Sunday, December 03, 2006

Native to North America, the sunchoke (or Jerusalem artichoke) was one of the two most available vegetables in the U.S. during World War II (the other was the rutabaga). And this is my entry for this week's hosted by Kalyn at Kalyn's Kitchen. The name confusion came about by early settlers to the U.S. who confused the Italian word for the plant 'girasola' with Jerusalem.

The root of a type of sunflower, this knobbly beauty is quite healthy, and a great substitute for potatoes. The sunchoke stores its sugar in as a starch not digestible by the body; the starch is called inulin (not to be confused with insulin). There are indications that it helps with blood sugar control.

The sunchoke has a light, sweet, delicate flavor, and can be cooked or sliced and eaten raw (adding to a green salad). When eaten raw it has a crispness reminiscent of jicima or water chestnuts. Because the starch is indigestible, it can cause some people side effects similar to eating beans. To lessen this effect, you can boil these a bit first and pour off the water before completing your chosen recipe (unless you are using them raw of course). They also discolor very quickly, so you'll want to use a bit of lemon juice to preserve their delicate white color under the skin.

When choosing sunchokes at the market, be sure to choose those which are not discolored or shriveled. Despite their former reputation for being plentiful, sunchokes can be hard to find these days. I had to go to three stores before finding any, and sunchokes are in season now! When you get them home, you can simply scrub and bake as you would with potatoes, or peel and use in other recipes. The knobs make it a bit hard to peel well. Be sure not to overcook these as they turn to mush if you forget them.

I made my sunchokes up in a gratin to share with you.

Sunchokes Gratin

1 lb. sunchokes
1 small lemon
Water to boil
Pam (or other non-stick spray coating)
about 3 tablespoons butter
3 oz. shredded Monterey Jack Cheese
Salt & Pepper

1. Wash in water and peel sunchokes, placing sunchokes as they are peeled in a pan of cold water with juice of 1 lemon squeezed in. The lemon/water mixture should just cover the sunchokes.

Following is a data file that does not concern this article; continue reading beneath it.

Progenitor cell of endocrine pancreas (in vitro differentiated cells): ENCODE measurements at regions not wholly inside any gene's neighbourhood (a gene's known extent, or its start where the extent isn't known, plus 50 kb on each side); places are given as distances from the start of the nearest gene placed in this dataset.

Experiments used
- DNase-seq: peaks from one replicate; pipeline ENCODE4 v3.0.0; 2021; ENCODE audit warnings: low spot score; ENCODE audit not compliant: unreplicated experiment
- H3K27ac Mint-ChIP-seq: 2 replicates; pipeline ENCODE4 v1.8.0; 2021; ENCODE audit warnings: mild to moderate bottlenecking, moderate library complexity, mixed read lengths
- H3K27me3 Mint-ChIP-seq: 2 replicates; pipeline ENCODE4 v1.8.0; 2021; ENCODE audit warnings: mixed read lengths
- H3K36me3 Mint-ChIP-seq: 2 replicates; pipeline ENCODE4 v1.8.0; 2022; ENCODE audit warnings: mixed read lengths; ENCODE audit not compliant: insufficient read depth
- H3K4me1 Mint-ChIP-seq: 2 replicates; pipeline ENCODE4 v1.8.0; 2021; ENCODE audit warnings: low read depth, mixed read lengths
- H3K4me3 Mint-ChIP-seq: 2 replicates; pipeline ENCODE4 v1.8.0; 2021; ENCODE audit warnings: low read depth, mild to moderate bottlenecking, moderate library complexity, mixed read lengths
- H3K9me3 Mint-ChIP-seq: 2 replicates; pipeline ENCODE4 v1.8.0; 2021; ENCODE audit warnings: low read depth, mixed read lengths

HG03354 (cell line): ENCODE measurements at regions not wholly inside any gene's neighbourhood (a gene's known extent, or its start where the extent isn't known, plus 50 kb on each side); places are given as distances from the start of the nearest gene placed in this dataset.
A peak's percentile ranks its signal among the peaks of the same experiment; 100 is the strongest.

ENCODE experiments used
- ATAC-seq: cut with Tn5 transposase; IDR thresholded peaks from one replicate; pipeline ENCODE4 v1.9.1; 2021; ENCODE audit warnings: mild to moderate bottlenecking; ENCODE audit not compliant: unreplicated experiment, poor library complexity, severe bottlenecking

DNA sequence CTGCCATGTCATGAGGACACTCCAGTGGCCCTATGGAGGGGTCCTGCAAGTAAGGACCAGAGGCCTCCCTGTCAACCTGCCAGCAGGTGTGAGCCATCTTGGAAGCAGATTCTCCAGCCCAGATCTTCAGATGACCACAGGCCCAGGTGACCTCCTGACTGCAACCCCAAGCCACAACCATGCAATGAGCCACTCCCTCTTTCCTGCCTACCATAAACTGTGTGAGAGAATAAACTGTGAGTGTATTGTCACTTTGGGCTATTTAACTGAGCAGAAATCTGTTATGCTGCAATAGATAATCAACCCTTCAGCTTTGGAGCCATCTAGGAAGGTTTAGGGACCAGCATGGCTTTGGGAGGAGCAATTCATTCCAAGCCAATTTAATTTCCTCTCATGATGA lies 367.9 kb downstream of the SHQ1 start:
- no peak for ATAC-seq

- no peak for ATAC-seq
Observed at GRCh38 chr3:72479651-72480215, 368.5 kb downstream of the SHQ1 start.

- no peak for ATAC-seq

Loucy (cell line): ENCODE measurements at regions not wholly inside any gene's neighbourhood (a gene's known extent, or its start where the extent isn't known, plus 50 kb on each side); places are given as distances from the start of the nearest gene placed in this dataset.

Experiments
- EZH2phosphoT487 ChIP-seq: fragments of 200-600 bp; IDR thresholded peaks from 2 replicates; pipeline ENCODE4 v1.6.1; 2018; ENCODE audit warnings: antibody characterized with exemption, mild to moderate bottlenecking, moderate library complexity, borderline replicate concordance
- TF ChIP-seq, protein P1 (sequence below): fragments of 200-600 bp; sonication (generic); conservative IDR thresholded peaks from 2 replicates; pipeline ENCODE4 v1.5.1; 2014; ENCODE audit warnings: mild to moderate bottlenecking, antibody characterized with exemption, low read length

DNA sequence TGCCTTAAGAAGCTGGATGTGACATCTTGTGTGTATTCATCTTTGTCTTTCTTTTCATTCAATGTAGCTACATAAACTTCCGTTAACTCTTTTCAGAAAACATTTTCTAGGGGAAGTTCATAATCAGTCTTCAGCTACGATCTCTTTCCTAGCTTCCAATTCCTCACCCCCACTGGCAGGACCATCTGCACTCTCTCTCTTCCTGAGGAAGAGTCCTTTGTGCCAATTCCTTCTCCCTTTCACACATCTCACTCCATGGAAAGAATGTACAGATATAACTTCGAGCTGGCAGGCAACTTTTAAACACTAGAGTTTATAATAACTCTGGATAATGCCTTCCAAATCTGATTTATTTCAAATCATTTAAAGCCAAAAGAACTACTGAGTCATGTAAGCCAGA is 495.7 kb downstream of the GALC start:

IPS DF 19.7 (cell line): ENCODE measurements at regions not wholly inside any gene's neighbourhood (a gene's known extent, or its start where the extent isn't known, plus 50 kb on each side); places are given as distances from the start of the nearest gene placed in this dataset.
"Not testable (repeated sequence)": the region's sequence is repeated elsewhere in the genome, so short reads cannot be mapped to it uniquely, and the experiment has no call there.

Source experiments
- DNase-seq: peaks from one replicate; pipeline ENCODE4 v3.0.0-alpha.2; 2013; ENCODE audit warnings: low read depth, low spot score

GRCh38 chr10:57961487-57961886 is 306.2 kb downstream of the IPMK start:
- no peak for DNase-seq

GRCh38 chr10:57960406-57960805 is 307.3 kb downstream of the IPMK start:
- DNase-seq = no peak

2. Boil the sunchokes in the lemon/water mixture for 5-8 minutes until almost done.
3. Drain the sunchokes and rinse quickly with water, then slice in even thickness and arrange them in one layer in square baking pan which has been sprayed with Pam.
4. Dot with butter.
5. Sprinkle cheese evenly over the sunchokes.
6. Bake in a 375F oven for about 20 minutes, or until done and covering bubbly as you like.
7. Remove from oven and salt and pepper to taste

Serves about 4.

I enjoyed mine with some chicken/artichoke/sun dried tomato sausages for dinner!

Also, I'm sorry about not replying back to comments this weekend, something has gone amok with my Blog publishing - all the login and editing buttons and instructions are in JAPANESE. Also there is something funny with the editor since it's definitely not WYSIWYG at the moment, looks like code mish-mash. Sooo, I'm trying to publish this post by editing in Google Docs (formerly Writely), and publishing from there. If it's not quite right, I'll correct the look later, when Blogger has been able to respond to my SOS. And I'll also get to responding to some of the comments.


Nocturne(神秘园) said...

I like it very much.

George Holmes said...

Hmmm. I do like Jerusalem artichokes, but because the sugar can't be digested properly it does increase your personal methane emissions somewhat

Lady Aeval said...

I had never heard of this veggie until an author brought us this story about a chef. Amazing the things you learn!

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Humm tasty :)
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aline__m said...
This comment has been removed by the author.
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Ang-ang said...

looks yummy

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orina3 said...

Hmmm! yummy! i like it.

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Anna Haight said...

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